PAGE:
Healthcare Professionals: Common Ticks
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Ehrlichiosis is the general name used to describe several bacterial diseases that affect animals and humans. Human ehrlichiosis a disease caused by at least three different ehrlichial species in the United States:
- Ehrlichia chaffeensis
- Ehrlichia ewingii
Ehrlichiae are transmitted to humans by the bite of an infected tick. The lone star tick (Amblyomma americanum) is the primary vector of both E. chaffeensis and E. ewingii in Arkansas. Typical symptoms include: fever, headache, fatigue, and muscle aches. Usually, these symptoms occur within 1-2 weeks following a tick bite. Ehrlichiosis is diagnosed based on symptoms, clinical presentation, and later confirmed with specialized laboratory tests. The first line treatment for adults and children of all ages is doxycycline. Ehrlichiosis and other tickborne diseases can be prevented.
Ehrlichiosis was first recognized as a disease in the United States in the late 1980’s, but did not become a reportable disease until 1999. The Arkansas Department of Health conducts surveillance and investigates cases of Ehrlichiosis reported in Arkansas.
- Ehrlichiosis is the second most prevalent tickborne disease in Arkansas, and is found statewide.
- Ehrlichiosis has been found year round in Arkansas with disease peaking from April to September.
In the United States, the term “ehrlichiosis” may be broadly applied to several different infections. Ehrlichia chaffeensis and Ehrlichia ewingii are transmitted by the lonestar tick in the southeastern and south-central United States. The symptoms caused by infection with these Ehrlichia species usually develop 1-2 weeks after being bitten by an infected tick. The tick bite is usually painless, and about half of the people who develop ehrlichiosis may not even remember being bitten by a tick.
The following is a list of symptoms commonly seen with this disease; however, it is important to note that the combination of symptoms varies greatly from person to person.
- Muscle pain
- Conjunctival injection (red eyes)
- Rash (in up to 60% of children, less than 30% of adults)
Ehrlichiosis is a serious illness that can be fatal if not treated correctly, even in previously healthy people. Severe clinical presentations may include difficulty breathing, or bleeding disorders. The estimated case fatality rate (i.e. the proportion of persons who die as a result of their infection) is 1.8%. Patients who are treated early may recover quickly on outpatient medication, while those who experience a more severe course may require intravenous antibiotics, prolonged hospitalization or intensive care.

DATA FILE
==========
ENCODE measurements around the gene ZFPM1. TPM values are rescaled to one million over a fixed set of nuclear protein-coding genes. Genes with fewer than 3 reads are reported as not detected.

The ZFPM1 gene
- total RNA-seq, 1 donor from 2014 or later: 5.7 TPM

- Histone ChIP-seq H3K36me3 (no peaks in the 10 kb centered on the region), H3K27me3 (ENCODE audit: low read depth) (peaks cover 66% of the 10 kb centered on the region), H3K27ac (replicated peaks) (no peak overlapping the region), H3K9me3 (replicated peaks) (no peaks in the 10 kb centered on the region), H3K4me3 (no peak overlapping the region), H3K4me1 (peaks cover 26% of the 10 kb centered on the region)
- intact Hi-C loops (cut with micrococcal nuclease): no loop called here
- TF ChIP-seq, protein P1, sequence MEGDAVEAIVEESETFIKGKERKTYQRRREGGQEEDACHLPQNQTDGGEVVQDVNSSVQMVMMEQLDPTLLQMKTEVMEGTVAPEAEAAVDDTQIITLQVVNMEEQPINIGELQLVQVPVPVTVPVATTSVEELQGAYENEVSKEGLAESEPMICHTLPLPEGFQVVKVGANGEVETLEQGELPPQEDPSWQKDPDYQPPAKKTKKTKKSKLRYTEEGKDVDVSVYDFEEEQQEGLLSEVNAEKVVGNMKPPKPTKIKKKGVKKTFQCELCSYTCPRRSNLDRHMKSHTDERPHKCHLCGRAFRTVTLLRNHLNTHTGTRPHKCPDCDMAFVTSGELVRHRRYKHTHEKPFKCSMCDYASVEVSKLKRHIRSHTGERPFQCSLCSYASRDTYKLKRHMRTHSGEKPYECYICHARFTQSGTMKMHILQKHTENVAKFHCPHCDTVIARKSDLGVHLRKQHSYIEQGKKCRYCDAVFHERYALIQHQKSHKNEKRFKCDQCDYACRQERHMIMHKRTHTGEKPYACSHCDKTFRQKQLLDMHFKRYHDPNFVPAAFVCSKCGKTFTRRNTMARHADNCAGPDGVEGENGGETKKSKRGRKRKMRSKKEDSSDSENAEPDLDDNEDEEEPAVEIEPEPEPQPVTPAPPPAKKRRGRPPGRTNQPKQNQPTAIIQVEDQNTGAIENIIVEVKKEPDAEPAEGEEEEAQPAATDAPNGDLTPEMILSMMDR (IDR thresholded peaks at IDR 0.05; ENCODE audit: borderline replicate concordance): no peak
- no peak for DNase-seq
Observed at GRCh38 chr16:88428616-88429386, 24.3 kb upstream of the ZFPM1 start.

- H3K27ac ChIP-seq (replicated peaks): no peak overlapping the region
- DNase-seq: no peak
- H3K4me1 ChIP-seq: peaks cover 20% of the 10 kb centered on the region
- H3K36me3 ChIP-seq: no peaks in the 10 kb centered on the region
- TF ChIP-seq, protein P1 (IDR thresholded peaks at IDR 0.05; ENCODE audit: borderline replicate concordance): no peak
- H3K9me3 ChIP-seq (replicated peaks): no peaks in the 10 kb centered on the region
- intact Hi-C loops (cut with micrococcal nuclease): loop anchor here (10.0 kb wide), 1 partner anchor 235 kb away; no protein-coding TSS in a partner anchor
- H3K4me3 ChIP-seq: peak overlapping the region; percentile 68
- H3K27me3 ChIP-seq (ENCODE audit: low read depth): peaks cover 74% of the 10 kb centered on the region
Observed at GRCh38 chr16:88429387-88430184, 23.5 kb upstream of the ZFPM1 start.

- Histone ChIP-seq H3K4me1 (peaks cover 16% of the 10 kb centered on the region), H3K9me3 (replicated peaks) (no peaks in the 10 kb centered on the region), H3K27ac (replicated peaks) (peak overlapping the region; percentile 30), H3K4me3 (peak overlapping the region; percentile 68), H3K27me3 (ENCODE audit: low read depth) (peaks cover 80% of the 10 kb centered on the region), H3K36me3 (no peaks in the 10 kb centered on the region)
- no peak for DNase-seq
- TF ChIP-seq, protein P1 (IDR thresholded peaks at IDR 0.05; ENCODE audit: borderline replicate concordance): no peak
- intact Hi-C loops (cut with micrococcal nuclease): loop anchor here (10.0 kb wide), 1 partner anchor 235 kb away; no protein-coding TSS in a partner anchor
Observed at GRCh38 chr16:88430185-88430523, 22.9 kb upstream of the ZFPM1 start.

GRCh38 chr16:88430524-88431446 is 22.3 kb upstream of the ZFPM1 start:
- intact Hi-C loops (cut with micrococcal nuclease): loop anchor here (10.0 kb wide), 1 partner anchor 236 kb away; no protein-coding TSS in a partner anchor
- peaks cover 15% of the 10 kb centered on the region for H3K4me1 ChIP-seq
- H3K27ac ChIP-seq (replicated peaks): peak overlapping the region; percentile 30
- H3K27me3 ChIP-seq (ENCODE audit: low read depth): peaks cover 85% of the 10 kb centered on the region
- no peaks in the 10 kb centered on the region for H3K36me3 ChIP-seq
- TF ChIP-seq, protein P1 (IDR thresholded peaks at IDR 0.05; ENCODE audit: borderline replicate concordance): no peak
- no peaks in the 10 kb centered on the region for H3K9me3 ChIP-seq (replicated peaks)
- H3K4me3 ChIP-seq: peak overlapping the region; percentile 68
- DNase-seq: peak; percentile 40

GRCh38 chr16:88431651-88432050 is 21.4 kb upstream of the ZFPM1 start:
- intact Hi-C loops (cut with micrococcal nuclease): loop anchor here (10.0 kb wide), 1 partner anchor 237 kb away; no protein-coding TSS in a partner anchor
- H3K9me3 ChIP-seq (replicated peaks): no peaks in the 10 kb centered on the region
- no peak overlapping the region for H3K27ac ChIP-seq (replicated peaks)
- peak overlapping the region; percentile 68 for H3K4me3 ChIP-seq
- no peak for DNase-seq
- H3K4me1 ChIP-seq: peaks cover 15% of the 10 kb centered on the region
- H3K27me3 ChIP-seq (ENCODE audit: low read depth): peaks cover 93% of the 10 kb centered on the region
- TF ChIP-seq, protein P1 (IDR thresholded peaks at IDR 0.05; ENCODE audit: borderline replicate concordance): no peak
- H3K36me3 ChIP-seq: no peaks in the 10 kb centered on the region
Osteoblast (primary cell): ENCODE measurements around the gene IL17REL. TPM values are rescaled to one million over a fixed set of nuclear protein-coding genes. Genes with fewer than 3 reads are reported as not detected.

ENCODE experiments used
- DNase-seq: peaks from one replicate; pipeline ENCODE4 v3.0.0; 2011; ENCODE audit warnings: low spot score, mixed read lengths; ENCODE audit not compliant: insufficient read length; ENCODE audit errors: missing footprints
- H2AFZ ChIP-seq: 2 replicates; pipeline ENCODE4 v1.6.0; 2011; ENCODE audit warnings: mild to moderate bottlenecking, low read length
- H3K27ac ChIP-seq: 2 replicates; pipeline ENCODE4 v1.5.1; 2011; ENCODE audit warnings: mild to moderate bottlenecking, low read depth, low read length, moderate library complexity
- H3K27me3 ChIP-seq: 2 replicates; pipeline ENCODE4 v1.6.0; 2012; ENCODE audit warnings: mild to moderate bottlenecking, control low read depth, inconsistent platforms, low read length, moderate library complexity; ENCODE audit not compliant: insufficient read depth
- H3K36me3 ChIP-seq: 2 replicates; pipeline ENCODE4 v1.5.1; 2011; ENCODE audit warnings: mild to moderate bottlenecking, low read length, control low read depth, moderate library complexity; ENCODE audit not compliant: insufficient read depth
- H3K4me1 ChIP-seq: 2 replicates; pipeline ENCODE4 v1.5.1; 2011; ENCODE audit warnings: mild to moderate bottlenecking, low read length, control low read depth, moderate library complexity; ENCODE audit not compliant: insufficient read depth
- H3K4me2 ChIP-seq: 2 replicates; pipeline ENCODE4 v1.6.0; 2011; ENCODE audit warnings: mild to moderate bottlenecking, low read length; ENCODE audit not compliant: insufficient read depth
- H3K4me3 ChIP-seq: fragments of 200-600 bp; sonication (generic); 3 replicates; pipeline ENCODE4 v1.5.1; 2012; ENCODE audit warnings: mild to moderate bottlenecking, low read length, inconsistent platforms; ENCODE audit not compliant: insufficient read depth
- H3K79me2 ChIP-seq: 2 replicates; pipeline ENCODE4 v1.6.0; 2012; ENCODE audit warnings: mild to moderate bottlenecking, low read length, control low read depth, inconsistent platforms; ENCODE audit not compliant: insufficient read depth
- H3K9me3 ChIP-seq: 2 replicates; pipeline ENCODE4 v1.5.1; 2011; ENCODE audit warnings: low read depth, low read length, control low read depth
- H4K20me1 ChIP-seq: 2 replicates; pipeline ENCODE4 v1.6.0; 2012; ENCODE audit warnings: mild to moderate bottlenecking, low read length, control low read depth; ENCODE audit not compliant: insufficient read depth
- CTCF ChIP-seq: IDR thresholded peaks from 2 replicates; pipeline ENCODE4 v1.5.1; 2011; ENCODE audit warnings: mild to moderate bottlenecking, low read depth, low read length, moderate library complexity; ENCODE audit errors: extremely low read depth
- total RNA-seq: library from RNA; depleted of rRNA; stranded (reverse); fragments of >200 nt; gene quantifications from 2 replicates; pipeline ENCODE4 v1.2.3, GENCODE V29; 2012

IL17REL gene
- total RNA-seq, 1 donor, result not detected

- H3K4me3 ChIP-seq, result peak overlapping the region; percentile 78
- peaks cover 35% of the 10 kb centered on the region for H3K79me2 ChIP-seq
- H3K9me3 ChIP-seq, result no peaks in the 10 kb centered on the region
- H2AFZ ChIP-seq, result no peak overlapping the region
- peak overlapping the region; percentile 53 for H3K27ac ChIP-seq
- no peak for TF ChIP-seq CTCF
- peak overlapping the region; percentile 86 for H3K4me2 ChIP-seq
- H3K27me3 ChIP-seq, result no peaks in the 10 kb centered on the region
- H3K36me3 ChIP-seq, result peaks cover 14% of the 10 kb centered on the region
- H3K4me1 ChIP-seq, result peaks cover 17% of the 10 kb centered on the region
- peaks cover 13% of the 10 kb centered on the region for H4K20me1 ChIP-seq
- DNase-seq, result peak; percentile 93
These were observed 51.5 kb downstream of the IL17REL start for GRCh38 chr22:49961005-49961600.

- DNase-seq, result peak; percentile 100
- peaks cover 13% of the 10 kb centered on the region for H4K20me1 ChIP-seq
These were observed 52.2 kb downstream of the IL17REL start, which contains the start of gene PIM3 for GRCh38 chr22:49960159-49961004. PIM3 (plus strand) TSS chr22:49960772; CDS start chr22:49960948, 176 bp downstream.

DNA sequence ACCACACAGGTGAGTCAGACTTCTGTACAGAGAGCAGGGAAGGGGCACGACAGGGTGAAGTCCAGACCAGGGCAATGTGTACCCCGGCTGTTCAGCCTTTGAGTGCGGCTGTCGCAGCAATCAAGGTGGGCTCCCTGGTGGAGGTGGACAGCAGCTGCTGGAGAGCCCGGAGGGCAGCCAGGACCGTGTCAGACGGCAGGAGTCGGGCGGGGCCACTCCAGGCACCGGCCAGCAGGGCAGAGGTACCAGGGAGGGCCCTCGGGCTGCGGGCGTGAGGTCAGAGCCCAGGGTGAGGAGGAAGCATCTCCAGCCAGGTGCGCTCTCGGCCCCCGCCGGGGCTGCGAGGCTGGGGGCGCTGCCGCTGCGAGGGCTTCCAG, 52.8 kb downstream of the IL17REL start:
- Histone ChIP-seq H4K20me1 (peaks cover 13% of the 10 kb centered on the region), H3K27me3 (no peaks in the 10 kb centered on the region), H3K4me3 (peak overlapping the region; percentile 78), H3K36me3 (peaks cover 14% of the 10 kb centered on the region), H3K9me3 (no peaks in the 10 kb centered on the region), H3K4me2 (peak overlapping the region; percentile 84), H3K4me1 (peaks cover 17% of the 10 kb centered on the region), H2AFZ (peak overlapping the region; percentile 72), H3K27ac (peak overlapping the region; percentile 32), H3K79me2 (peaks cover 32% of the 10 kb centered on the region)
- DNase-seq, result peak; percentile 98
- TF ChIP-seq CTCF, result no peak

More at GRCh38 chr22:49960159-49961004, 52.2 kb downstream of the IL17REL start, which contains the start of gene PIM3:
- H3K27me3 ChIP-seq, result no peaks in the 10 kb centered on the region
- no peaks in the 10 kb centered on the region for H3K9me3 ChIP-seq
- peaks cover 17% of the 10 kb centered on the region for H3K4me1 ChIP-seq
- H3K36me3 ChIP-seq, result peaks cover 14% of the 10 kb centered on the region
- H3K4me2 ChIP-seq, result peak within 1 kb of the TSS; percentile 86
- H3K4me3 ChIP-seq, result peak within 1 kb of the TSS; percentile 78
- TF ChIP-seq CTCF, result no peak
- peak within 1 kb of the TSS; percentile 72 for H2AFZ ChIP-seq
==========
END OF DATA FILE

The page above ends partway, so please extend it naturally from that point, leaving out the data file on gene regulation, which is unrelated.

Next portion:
Skin rash is not considered a common feature of ehrlichiosis, and should not be used to rule in or rule out an infection. E. chaffeensis infection can cause a rash in up to 60% of children, but is reported in fewer than 30% of adults. Rash is not commonly reported in patients infected with E. ewingii. The rash associated with E. chaffeensis infection may range from maculopapular to petechial in nature, and is usually not pruritic (itchy). The rash usually spares the face, but in some cases may spread to the palms and soles. A type of rash called erythroderma may develop in some patients. Erythroderma is a type of rash that resembles sunburn and consists of widespread reddening of the skin that may peel after several days. Some patients may develop a rash that resembles the rash of Rocky Mountain spotted fever making these two diseases difficult to differentiate on the basis of clinical signs alone.
The severity of ehrlichiosis may depend in part on the immune status of the patient. Persons with compromised immunity caused by immunosuppressive therapies (e.g., corticosteroids, cancer chemotherapy, or long-term immunosuppressive therapy following organ transplant), HIV infection, or splenectomy appear to develop more severe disease, and may also have higher case-fatality rates (i.e. the proportion of patients that die from infection.)
Because Ehrlichia organisms infect the white blood cells and circulate in the blood stream, these pathogens may pose a risk to be transmitted through blood transfusions. E. chaffeensis has been shown to survive for more than a week in refrigerated blood. Several instances of suspected E. chaffeensis transmission through solid organ transplant have been investigated, although to date no cases have been confirmed that can be attributed to this route of transmission. Patients who develop ehrlichiosis within a month of receiving a blood transfusion or solid organ transplant should be reported to state health officials for prompt investigation. Use of leukoreduced blood products may theoretically decrease the risk of transfusion-associated transmission of these pathogens. However, the filtration process does not remove all leukocytes or bacteria not associated with leukocytes from leukoreduced blood; therefore, this process may not eliminate the risk completely.